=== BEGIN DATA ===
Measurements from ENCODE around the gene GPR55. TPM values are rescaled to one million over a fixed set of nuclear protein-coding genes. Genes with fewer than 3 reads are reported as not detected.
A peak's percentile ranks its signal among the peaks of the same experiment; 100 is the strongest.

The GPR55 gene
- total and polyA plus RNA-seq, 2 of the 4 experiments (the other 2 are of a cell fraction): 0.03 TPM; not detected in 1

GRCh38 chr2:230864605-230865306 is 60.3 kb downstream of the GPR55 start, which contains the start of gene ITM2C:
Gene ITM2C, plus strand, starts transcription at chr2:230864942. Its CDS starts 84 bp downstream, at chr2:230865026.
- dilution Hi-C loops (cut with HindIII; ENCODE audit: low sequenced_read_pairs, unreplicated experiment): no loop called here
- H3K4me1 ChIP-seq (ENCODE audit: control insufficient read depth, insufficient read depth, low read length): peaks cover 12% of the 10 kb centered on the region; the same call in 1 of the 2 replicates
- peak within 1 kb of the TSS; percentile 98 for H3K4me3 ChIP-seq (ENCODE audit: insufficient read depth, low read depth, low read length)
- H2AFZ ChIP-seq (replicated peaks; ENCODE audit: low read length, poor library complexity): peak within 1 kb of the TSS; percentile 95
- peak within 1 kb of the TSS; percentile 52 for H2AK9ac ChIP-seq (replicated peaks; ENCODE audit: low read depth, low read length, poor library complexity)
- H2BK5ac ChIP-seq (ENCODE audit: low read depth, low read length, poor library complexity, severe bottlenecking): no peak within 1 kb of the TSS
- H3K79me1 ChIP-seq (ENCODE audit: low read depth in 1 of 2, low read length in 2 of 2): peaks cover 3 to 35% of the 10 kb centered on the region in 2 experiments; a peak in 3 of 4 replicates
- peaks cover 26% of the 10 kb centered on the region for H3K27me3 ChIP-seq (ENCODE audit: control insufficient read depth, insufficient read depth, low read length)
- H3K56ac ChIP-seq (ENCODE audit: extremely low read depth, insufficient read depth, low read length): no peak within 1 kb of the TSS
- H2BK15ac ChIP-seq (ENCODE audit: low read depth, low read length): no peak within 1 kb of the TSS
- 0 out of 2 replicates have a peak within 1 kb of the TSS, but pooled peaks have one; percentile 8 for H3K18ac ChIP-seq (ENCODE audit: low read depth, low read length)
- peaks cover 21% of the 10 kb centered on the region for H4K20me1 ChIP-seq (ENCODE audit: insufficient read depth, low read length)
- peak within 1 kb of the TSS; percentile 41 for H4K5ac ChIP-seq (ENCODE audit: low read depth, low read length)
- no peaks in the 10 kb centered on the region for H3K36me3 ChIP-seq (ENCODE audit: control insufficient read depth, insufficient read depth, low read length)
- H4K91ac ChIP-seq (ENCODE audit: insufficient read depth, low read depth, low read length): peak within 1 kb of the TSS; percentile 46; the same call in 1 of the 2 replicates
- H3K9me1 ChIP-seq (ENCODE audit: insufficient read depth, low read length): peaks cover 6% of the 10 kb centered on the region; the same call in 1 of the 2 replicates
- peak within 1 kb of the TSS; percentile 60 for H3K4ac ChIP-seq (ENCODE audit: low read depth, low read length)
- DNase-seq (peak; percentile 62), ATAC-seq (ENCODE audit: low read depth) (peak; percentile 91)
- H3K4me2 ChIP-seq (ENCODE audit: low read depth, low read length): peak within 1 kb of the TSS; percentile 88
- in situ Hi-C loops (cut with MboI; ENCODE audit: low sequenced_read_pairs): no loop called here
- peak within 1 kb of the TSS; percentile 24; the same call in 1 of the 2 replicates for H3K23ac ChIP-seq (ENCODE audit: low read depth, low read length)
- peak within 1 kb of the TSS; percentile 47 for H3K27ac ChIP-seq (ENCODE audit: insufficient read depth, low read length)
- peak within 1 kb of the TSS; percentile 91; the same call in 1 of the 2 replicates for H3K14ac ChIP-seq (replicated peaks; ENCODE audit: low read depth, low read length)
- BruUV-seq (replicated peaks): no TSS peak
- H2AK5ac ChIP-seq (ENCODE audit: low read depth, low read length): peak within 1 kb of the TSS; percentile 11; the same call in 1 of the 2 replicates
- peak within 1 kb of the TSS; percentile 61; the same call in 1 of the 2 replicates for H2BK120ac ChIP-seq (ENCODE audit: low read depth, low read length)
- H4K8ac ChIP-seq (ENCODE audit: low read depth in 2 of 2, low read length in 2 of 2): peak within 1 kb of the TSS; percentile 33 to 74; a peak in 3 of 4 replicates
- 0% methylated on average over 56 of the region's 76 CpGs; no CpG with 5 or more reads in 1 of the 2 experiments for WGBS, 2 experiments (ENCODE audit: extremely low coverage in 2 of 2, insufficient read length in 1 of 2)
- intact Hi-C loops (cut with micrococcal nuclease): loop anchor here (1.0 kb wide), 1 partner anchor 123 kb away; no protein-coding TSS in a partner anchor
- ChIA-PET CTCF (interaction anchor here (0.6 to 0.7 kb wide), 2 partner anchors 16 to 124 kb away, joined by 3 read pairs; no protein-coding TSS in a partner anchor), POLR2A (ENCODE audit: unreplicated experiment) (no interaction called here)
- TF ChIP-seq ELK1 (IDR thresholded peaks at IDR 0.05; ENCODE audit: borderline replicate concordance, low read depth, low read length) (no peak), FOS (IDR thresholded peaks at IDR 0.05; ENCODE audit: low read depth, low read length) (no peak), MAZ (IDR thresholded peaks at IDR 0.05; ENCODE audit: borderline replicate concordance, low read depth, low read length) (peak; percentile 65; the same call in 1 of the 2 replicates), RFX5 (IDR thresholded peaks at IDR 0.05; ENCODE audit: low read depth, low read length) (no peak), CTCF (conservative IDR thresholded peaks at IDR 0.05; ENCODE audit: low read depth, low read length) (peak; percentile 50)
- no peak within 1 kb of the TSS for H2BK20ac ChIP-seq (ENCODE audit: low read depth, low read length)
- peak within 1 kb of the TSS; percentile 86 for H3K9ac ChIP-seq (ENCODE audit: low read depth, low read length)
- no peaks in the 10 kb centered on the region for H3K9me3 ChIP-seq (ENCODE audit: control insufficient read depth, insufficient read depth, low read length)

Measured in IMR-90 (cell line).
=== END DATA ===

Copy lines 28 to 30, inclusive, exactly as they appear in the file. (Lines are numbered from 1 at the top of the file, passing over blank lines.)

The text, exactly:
- peak within 1 kb of the TSS; percentile 47 for H3K27ac ChIP-seq (ENCODE audit: insufficient read depth, low read length)
- peak within 1 kb of the TSS; percentile 91; the same call in 1 of the 2 replicates for H3K14ac ChIP-seq (replicated peaks; ENCODE audit: low read depth, low read length)
- BruUV-seq (replicated peaks): no TSS peak